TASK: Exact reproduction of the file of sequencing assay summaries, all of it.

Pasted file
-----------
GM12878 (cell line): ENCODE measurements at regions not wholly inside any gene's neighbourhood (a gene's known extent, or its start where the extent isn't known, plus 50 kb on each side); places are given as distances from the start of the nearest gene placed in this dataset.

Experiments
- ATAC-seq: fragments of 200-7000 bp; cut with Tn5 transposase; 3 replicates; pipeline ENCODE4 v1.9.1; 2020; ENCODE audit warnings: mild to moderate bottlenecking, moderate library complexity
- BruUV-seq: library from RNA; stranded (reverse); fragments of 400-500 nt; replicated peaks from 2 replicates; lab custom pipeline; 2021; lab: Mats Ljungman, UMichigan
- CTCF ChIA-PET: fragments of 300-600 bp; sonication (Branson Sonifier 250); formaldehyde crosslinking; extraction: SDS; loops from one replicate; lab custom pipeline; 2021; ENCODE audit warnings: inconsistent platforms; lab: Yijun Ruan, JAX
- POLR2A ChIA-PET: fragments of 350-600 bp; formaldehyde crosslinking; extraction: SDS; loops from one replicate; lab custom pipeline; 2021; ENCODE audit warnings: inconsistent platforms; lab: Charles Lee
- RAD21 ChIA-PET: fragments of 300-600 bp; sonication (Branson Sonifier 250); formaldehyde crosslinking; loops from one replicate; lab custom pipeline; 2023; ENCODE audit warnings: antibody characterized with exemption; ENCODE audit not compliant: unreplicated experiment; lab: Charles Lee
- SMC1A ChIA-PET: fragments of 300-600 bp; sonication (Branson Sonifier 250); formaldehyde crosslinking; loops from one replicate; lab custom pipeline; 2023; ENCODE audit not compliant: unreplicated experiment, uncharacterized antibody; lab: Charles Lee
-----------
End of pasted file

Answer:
GM12878 (cell line): ENCODE measurements at regions not wholly inside any gene's neighbourhood (a gene's known extent, or its start where the extent isn't known, plus 50 kb on each side); places are given as distances from the start of the nearest gene placed in this dataset.

Experiments
- ATAC-seq: fragments of 200-7000 bp; cut with Tn5 transposase; 3 replicates; pipeline ENCODE4 v1.9.1; 2020; ENCODE audit warnings: mild to moderate bottlenecking, moderate library complexity
- BruUV-seq: library from RNA; stranded (reverse); fragments of 400-500 nt; replicated peaks from 2 replicates; lab custom pipeline; 2021; lab: Mats Ljungman, UMichigan
- CTCF ChIA-PET: fragments of 300-600 bp; sonication (Branson Sonifier 250); formaldehyde crosslinking; extraction: SDS; loops from one replicate; lab custom pipeline; 2021; ENCODE audit warnings: inconsistent platforms; lab: Yijun Ruan, JAX
- POLR2A ChIA-PET: fragments of 350-600 bp; formaldehyde crosslinking; extraction: SDS; loops from one replicate; lab custom pipeline; 2021; ENCODE audit warnings: inconsistent platforms; lab: Charles Lee
- RAD21 ChIA-PET: fragments of 300-600 bp; sonication (Branson Sonifier 250); formaldehyde crosslinking; loops from one replicate; lab custom pipeline; 2023; ENCODE audit warnings: antibody characterized with exemption; ENCODE audit not compliant: unreplicated experiment; lab: Charles Lee
- SMC1A ChIA-PET: fragments of 300-600 bp; sonication (Branson Sonifier 250); formaldehyde crosslinking; loops from one replicate; lab custom pipeline; 2023; ENCODE audit not compliant: unreplicated experiment, uncharacterized antibody; lab: Charles Lee